How the Night Is Divided by David Matlin
A Novel

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This is a story of the southern California chaparral where it edges into the Mohave Desert, a place of ripping Santa Ana winds and unpredicted earthquakes; it is the story of a people there in the late 1940s and early 1950s, a few Jews among the first farmers, who had cut out a chunk of it and raised roses with a passion equal to the remembrance of their diaspora. They could speak fluent Spanish, Hebrew, Russian; work complicated equipment; and outwardly seem set for the worst trouble. It is also about the Oklahoma raised Kiowa named Tom Green, the farmer’s foreman; his visions, dreams, and the voices that speak through him. But especially it is about the women: the farmer’s wife who bears the blood her Aztec ancestors carried into the earliest California settlements; and Tom Green’s Kiowa grandmothers; and Anna, a beautiful Hollywood actress. Against the ominous shadows of B-52 bomber practice runs, the invisible rain from nearby Nevada atomic bomb tests, the historic destruction of the ancient redwoods, and the banishment of the grizzly bear, How the Night is Divided captures life at the western edge.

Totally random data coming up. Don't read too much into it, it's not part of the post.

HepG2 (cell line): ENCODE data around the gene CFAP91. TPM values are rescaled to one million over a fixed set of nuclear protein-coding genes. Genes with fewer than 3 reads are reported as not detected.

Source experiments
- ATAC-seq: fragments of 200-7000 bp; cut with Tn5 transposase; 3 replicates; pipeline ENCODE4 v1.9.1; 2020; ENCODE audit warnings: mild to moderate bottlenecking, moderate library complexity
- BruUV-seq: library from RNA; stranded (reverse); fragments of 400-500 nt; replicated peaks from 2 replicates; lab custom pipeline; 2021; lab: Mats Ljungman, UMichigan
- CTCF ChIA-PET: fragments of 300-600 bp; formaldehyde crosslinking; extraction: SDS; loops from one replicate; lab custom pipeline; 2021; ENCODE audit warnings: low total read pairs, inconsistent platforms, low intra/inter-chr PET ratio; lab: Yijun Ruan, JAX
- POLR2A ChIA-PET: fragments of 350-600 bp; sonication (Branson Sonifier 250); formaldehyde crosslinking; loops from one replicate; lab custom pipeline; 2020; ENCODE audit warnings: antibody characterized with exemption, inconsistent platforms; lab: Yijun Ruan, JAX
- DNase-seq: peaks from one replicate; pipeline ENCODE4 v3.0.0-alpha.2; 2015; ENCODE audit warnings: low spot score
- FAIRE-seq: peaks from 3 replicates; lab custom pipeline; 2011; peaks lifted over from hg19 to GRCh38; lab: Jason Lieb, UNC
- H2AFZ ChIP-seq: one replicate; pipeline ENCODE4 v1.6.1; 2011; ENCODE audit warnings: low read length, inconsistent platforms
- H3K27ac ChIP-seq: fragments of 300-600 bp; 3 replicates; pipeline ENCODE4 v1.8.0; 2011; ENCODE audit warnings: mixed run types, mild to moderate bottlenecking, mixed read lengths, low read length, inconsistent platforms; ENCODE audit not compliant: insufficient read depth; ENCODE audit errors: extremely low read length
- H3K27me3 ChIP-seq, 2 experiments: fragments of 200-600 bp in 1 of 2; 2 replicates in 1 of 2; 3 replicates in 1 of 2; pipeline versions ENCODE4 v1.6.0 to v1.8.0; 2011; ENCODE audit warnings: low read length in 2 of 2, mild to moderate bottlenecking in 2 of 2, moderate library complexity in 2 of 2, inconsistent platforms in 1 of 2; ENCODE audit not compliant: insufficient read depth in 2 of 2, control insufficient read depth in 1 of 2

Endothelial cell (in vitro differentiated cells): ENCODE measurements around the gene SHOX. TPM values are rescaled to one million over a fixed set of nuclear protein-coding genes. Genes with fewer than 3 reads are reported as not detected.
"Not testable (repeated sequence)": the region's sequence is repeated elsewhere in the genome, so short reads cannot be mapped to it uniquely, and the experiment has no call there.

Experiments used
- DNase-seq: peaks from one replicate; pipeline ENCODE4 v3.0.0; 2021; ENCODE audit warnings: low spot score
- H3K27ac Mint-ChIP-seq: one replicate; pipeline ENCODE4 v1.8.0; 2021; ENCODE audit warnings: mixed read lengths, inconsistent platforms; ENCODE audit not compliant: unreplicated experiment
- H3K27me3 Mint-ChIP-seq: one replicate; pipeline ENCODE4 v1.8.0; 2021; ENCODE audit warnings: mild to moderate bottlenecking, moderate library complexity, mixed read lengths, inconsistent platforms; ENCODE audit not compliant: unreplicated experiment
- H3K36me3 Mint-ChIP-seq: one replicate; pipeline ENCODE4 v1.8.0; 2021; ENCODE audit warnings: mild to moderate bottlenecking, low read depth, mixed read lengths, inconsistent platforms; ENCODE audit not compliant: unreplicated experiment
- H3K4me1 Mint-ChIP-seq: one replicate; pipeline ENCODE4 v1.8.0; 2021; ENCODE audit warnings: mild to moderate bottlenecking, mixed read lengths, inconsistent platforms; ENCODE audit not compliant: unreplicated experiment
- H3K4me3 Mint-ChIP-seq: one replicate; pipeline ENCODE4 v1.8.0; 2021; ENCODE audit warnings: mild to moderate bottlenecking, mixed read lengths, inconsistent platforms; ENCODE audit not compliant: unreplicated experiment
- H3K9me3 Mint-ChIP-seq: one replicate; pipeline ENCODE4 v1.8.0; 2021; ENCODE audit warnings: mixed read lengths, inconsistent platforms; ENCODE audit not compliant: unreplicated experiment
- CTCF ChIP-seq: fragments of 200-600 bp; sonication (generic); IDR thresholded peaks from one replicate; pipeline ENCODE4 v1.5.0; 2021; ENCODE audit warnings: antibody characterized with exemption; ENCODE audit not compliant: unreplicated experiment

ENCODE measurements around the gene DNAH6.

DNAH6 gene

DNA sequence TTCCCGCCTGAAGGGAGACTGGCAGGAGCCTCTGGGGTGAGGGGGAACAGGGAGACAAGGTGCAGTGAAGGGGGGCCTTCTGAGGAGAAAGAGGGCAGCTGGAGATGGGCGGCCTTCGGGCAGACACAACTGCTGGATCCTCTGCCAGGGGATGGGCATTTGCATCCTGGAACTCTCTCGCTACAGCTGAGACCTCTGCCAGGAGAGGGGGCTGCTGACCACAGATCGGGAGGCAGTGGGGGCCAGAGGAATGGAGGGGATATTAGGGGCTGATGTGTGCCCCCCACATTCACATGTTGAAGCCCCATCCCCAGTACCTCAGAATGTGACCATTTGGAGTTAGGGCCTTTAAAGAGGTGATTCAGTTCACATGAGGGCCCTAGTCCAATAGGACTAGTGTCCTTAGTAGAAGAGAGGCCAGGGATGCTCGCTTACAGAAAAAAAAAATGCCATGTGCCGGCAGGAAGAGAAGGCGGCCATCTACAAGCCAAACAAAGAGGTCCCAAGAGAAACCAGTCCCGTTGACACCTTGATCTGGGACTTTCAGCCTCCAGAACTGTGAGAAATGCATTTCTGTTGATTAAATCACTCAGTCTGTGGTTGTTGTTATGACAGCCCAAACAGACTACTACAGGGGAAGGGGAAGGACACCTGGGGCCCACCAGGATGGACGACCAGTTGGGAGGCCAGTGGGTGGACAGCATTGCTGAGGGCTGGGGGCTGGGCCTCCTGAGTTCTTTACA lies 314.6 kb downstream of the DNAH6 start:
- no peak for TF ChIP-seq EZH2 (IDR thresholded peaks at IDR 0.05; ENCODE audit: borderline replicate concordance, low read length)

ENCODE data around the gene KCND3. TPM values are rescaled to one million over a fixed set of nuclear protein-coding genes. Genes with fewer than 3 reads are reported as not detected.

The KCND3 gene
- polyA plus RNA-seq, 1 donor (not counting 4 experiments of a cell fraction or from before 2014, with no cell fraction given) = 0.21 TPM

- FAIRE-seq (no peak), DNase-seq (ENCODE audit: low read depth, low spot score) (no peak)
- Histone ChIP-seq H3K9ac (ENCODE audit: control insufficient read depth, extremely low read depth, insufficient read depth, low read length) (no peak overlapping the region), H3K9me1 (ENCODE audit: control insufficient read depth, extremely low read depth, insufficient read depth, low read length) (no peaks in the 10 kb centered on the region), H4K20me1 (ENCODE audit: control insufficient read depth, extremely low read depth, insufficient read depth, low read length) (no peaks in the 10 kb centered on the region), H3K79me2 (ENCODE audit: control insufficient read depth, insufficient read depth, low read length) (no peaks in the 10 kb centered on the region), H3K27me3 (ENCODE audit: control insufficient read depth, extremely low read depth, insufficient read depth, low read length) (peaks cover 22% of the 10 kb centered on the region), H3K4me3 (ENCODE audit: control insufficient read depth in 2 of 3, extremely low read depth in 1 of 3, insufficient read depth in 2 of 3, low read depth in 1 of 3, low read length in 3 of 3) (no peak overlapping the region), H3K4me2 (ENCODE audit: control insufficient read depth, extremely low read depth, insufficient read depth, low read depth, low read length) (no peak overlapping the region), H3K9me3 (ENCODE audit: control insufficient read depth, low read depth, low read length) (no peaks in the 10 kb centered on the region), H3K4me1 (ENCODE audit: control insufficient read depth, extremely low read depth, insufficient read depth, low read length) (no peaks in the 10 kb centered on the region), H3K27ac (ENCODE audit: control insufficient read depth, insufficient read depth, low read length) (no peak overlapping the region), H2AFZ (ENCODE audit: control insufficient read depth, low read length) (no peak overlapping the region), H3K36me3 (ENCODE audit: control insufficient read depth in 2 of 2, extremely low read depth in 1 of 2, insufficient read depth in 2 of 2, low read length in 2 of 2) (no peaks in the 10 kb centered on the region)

About David Matlin

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David Matlin is a novelist, poet, and essayist. His collections of poetry and prose include the books CHINA BEACH, DRESSED IN PROTECTIVE FASHION, and A HALFMAN DREAMER. His first novel, How the Night is Divided, was nominated for the National Book Critics Circle Award in 1993. His most recent book, Prisons: Inside the New America from Vernooykill Creek to Abu Ghraib, published by North Atlantic Books, is based on a ten-year experience teaching in one of the oldest Prison Education Programs in the nation in New York State. This extended essay is a discussion of the crisis of prisons, the invention of surplus populations, and how, in making prison our largest growth industry, we are mining our own civil disintegrations at unprecedented levels. David Matlin is an associate professor at San Diego State University and teaches in the MFA Creative Writing Program.
Published May 1, 1993 by McPherson. 201 pages
Genres: Literature & Fiction. Fiction

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Tom Green, the Kiowa Okie, knows how to irrigate, and so he helps the immigrant Jews, even though ``In the local papers the local people complained about the herd of Jews being kept there.'' Like the Jews, who hire concentration camp survivors and live almost as much in the spirit of their racial...

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